Import from Postman

You can easily create an API test in mabl by importing an existing Postman Collection (JSON file) that contains a set of API requests and respective JavaScript code available within the Pre-request and Tests sections of requests.

Example of a Postman Collection.Example of a Postman Collection.

Example of a Postman Collection.

Using Postman, click on the More actions (...) menu for a Collection that you would like to import to mabl and select Export.

Exporting a Postman CollectionExporting a Postman Collection

Exporting a Postman Collection

🚧

Collection size limits

Please note that API tests cannot exceed 1MB in size. We recommend using caution with large JavaScript pre-request scripts.

Postman will ask you which collection format you would like to save the exported file in. You can simply proceed with the export without changing the default setting.

Next, open the mabl desktop app, click the New test button in the left sidebar, and select to create an API test.

Choosing what test type to create in mabl.Choosing what test type to create in mabl.

Choosing what test type to create in mabl.

Fill out the test creation form and click on Create test. Note that you may need to configure a base API URL for your mabl environment, if you haven't done so already.

Once you complete the test creation form, you will be presented with an API test editor from where you can import the already exported Postman Collection file.

Importing Postman Collection into mabl to create a mabl API test.Importing Postman Collection into mabl to create a mabl API test.

Importing Postman Collection into mabl to create a mabl API test.

Once you import a Postman Collection, you will see the API requests from Postman have been converted to mabl test steps that you can review.

Example of a mabl API test imported from Postman,Example of a mabl API test imported from Postman,

Example of a mabl API test imported from Postman,

Working with variables

Postman users will often make use of variables to store and reuse dynamic values with the request body, pre-request and test scripts. For example, you will typically use an environment variable such as HOST_URL to define the base URL for each environment that the API request will need to run against.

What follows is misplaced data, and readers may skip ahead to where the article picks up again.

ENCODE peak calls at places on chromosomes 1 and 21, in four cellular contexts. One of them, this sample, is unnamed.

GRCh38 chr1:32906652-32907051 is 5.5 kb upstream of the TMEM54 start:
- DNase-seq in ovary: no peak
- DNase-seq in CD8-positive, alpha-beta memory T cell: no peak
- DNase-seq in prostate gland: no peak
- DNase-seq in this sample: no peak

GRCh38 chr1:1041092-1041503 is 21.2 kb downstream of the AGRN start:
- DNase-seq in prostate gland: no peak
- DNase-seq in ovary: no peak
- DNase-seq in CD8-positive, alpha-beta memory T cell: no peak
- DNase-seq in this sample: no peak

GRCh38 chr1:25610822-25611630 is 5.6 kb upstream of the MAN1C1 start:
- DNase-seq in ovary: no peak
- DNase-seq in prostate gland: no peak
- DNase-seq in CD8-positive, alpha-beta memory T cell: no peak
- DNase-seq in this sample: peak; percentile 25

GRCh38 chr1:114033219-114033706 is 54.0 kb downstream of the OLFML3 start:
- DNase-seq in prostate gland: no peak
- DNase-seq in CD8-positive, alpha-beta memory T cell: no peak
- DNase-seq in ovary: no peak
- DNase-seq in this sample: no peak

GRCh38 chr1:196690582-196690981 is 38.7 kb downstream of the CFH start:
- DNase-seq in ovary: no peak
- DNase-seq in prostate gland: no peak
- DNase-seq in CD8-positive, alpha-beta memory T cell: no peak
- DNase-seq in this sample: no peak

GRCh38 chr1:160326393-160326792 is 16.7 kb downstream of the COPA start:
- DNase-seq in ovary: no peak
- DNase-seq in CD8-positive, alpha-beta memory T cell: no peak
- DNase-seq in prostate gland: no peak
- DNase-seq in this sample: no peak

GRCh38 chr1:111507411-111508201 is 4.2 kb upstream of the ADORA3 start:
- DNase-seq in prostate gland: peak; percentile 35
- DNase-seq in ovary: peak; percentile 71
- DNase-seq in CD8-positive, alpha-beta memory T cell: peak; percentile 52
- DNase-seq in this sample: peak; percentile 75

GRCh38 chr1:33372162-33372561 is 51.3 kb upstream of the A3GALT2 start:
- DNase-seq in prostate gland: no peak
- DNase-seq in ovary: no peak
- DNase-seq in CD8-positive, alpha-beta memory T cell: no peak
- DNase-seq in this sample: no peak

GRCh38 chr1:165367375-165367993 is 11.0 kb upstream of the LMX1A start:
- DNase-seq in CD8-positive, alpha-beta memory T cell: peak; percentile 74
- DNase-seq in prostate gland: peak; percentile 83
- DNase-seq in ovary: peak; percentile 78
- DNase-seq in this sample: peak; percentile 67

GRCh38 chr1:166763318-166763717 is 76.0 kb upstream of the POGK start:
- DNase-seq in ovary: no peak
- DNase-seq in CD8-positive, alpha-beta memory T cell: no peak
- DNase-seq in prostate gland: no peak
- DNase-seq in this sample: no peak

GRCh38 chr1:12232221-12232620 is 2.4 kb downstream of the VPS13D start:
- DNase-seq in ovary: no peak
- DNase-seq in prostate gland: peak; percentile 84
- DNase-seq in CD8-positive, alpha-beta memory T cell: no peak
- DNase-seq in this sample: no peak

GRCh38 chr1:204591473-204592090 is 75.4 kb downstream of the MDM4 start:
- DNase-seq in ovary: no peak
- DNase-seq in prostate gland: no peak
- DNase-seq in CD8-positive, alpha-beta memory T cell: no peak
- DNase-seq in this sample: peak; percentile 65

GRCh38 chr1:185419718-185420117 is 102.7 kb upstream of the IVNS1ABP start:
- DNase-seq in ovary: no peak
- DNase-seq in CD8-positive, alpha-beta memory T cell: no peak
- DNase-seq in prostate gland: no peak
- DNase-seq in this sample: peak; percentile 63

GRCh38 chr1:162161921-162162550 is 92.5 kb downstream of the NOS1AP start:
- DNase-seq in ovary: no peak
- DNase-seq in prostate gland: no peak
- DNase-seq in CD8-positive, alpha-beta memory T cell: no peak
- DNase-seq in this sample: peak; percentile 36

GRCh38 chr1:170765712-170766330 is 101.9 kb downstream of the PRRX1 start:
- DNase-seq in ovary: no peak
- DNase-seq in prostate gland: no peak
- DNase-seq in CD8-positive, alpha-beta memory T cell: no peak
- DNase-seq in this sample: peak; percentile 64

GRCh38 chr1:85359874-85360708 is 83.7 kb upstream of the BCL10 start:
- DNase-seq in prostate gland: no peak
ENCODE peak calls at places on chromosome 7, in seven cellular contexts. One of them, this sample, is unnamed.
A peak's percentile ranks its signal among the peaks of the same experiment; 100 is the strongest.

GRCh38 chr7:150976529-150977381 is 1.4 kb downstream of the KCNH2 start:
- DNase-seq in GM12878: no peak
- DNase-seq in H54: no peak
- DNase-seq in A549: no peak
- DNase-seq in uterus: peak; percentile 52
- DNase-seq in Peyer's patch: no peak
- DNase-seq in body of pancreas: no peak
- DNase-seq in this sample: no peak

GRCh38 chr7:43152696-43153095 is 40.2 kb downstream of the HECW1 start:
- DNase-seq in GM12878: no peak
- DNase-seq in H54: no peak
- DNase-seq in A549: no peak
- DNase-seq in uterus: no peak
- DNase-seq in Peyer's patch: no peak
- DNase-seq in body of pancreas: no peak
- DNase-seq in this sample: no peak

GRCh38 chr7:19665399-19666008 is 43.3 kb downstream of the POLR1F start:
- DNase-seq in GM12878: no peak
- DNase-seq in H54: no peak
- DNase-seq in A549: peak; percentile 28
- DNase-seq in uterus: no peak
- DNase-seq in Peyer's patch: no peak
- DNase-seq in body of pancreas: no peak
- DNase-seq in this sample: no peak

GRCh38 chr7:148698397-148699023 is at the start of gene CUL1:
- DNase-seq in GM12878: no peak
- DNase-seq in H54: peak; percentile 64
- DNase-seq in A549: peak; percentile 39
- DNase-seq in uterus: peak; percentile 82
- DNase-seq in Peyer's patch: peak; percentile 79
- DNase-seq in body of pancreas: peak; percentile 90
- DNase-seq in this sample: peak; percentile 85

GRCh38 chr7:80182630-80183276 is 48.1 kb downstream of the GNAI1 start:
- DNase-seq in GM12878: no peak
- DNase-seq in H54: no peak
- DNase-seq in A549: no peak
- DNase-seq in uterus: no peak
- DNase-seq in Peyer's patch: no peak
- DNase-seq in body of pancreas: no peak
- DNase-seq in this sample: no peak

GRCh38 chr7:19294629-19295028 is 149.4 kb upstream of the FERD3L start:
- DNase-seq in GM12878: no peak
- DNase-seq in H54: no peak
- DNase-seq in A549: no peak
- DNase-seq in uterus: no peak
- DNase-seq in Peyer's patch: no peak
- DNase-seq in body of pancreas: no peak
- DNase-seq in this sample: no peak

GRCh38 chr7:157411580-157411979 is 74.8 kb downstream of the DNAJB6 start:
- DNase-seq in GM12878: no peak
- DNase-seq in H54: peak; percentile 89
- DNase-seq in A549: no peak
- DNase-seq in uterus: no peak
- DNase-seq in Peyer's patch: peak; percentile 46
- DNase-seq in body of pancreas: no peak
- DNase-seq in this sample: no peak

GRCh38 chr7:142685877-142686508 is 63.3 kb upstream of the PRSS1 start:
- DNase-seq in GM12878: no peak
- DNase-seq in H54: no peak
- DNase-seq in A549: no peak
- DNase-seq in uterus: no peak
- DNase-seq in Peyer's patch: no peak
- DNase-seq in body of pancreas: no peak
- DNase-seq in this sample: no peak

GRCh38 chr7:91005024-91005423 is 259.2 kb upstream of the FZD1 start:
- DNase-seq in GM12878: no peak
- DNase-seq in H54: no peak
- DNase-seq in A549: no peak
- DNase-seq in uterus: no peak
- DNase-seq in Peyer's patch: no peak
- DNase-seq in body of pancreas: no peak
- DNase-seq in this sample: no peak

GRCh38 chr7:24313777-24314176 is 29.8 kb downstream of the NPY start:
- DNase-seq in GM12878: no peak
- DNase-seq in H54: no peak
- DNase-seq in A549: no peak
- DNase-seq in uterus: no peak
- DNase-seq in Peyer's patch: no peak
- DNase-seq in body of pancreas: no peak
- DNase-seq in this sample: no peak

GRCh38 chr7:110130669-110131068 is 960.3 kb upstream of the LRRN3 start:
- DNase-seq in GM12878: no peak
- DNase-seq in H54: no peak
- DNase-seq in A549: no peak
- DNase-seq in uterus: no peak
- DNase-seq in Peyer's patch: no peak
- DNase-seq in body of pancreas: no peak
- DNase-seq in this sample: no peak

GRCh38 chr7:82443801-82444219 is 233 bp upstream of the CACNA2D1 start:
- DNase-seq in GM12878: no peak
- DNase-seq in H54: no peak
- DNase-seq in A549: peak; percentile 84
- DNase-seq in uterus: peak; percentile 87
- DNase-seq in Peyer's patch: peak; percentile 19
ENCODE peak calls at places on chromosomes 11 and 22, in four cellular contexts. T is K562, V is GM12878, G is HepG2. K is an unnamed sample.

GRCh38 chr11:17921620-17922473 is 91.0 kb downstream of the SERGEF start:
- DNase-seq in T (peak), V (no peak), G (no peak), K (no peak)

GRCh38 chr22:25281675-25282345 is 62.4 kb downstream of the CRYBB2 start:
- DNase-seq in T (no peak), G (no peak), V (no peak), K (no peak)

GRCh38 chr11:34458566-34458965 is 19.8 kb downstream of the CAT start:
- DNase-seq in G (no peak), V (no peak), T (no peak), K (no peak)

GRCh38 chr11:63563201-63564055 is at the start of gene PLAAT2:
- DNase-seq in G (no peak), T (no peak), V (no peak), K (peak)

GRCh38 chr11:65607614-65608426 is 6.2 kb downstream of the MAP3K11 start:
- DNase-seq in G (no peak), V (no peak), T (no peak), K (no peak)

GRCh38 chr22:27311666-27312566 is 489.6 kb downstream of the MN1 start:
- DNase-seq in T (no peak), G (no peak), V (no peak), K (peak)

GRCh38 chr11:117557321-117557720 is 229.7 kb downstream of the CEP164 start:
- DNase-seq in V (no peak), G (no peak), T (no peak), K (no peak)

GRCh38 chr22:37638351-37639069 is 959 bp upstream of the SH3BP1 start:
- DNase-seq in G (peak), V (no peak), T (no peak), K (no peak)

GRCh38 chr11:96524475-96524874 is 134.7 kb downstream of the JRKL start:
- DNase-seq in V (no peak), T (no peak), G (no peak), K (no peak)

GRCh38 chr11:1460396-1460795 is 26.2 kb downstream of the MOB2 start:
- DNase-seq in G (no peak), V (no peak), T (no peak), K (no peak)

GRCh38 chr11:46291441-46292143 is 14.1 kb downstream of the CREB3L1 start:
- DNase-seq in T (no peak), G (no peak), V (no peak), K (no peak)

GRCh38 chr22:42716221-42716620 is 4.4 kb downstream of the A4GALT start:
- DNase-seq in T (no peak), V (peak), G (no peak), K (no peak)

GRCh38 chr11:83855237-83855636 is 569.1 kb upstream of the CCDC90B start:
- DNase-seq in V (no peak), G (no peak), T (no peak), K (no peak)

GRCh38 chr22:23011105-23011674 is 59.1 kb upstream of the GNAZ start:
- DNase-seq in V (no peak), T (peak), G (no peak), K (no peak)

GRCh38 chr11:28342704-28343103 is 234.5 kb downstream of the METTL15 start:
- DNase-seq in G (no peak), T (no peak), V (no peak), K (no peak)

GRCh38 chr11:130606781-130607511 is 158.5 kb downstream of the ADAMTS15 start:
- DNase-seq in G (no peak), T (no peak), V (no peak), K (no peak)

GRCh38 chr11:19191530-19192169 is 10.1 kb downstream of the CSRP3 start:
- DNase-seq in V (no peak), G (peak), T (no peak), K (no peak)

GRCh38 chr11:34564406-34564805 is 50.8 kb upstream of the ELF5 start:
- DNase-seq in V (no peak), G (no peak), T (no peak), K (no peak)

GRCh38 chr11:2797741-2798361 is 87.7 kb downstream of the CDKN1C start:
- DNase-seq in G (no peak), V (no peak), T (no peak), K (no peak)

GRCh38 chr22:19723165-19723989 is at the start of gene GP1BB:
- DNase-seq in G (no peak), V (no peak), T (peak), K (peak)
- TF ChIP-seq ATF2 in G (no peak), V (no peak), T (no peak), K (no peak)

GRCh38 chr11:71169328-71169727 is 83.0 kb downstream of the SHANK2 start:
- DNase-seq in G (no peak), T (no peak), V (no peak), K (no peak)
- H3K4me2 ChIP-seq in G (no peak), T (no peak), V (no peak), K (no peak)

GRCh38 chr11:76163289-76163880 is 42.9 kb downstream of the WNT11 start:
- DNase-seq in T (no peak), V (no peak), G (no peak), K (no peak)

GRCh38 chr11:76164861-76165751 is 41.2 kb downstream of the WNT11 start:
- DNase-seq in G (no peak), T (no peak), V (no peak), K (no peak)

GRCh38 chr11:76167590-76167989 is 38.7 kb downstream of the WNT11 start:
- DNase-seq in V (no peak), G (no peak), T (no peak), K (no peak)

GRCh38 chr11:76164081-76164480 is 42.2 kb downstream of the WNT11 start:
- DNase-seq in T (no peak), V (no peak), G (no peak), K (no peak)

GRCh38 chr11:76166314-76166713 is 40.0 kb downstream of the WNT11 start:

We recommend that you modify your Postman Collections to use an environment variable named api.url that defines the host URL (e.g. api.mabl.com; api-dev.mabl.com).

That way, when you import the Postman collection into mabl, the URL for API requests will be automatically composed based on the configured api.url values for the mabl environments.

Any Postman variables defined at the Collection level will be imported into mabl. To see such variables in Postman, click to Edit the Collection from its View more actions menu and go to the Variables tab.

Example of Postman variables defined at the collection level.Example of Postman variables defined at the collection level.

Example of Postman variables defined at the collection level.

📘

Variable notation

You can use the Postman variable notation {{variableName}} when working with API test variables in mabl.

All in all, there are five different variable types in Postman that you need to be mindful of when importing an existing Collection to mabl. The following graphic provides an overview of how Postman variables map to variables in mabl. Though, the specifics are more intricate than that.

Variables mapping between Postman and mabl.Variables mapping between Postman and mabl.

Variables mapping between Postman and mabl.

Given this variables mapping you may need to take the following actions:

  • Environment variables in Postman will need to be defined for each environment in mabl. Note that mabl environments have a base API URL that is assigned to a system-level variable called api.url. We recommend you use the same api.url variable name for the base URL within your Postman environment so that it is easier to import/export collections between mabl and Postman.
  • Global variables in Postman will need to be defined either at environment level in mabl or added to the Postman Collection that is being exported.
  • Postman Collection-level variables will be automatically imported and associated with the respective mabl API test. You will see them on the test details page under the data-driven variables section.
  • If you use Postman data-level variables, such as pm.iterationData.get("variable_name"), within your requests, you will need to create a datatable in mabl and associate it with the respective API test. When the test runs, mabl will assign values to the pm.iterationData variables based on matching variables names from the datatable.
  • Any Postman local variables will be considered test-generated variables in mabl and as such will be passed to the following API requests as well as shared with other tests within the plan, if sharing variables is enabled for the test.

📘

Importing CSV or a JSON file with test data

Test data in CSV or JSON files needs to be converted to a mabl datatable in order to be used with imported Postman Collections in mabl. You can easily create a mabl datatable from a CSV file import, however JSON file format is not supported at the moment.

Postman dynamic variables
Postman also has the notion of dynamic variables that can help you generate dummy data for your API requests. Such dynamic variables will work as expected with with mabl.

Postman folders
Postman allows you to organize your testing using folders. Unfortunately, we do not support importing collections with folders at this time.


Did this page help you?